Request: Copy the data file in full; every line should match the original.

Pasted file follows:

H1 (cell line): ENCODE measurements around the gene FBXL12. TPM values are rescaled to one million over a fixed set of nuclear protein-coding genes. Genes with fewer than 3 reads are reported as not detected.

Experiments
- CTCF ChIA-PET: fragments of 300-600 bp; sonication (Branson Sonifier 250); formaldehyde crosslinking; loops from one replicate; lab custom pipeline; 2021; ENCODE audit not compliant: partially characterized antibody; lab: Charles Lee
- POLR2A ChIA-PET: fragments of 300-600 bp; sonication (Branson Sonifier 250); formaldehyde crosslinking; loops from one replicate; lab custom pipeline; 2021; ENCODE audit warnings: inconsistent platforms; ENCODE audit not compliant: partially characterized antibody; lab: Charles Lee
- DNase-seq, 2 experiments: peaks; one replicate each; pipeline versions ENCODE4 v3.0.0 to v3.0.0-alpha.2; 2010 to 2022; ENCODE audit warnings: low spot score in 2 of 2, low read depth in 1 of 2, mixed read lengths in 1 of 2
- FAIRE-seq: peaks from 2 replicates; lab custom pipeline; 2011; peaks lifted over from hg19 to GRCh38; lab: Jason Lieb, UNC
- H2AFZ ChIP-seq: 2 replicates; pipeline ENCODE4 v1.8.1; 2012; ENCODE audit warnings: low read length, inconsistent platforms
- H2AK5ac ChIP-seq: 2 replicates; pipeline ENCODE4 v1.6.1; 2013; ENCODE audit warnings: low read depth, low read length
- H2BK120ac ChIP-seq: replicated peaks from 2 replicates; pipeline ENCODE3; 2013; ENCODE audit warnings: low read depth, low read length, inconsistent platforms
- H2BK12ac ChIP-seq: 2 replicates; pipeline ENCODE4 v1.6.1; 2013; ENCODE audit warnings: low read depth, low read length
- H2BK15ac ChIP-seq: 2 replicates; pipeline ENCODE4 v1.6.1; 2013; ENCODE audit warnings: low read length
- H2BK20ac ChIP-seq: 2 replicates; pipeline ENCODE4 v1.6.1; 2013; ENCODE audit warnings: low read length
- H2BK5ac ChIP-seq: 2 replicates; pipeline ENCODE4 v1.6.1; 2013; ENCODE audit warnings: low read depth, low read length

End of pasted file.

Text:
H1 (cell line): ENCODE measurements around the gene FBXL12. TPM values are rescaled to one million over a fixed set of nuclear protein-coding genes. Genes with fewer than 3 reads are reported as not detected.

Experiments
- CTCF ChIA-PET: fragments of 300-600 bp; sonication (Branson Sonifier 250); formaldehyde crosslinking; loops from one replicate; lab custom pipeline; 2021; ENCODE audit not compliant: partially characterized antibody; lab: Charles Lee
- POLR2A ChIA-PET: fragments of 300-600 bp; sonication (Branson Sonifier 250); formaldehyde crosslinking; loops from one replicate; lab custom pipeline; 2021; ENCODE audit warnings: inconsistent platforms; ENCODE audit not compliant: partially characterized antibody; lab: Charles Lee
- DNase-seq, 2 experiments: peaks; one replicate each; pipeline versions ENCODE4 v3.0.0 to v3.0.0-alpha.2; 2010 to 2022; ENCODE audit warnings: low spot score in 2 of 2, low read depth in 1 of 2, mixed read lengths in 1 of 2
- FAIRE-seq: peaks from 2 replicates; lab custom pipeline; 2011; peaks lifted over from hg19 to GRCh38; lab: Jason Lieb, UNC
- H2AFZ ChIP-seq: 2 replicates; pipeline ENCODE4 v1.8.1; 2012; ENCODE audit warnings: low read length, inconsistent platforms
- H2AK5ac ChIP-seq: 2 replicates; pipeline ENCODE4 v1.6.1; 2013; ENCODE audit warnings: low read depth, low read length
- H2BK120ac ChIP-seq: replicated peaks from 2 replicates; pipeline ENCODE3; 2013; ENCODE audit warnings: low read depth, low read length, inconsistent platforms
- H2BK12ac ChIP-seq: 2 replicates; pipeline ENCODE4 v1.6.1; 2013; ENCODE audit warnings: low read depth, low read length
- H2BK15ac ChIP-seq: 2 replicates; pipeline ENCODE4 v1.6.1; 2013; ENCODE audit warnings: low read length
- H2BK20ac ChIP-seq: 2 replicates; pipeline ENCODE4 v1.6.1; 2013; ENCODE audit warnings: low read length
- H2BK5ac ChIP-seq: 2 replicates; pipeline ENCODE4 v1.6.1; 2013; ENCODE audit warnings: low read depth, low read length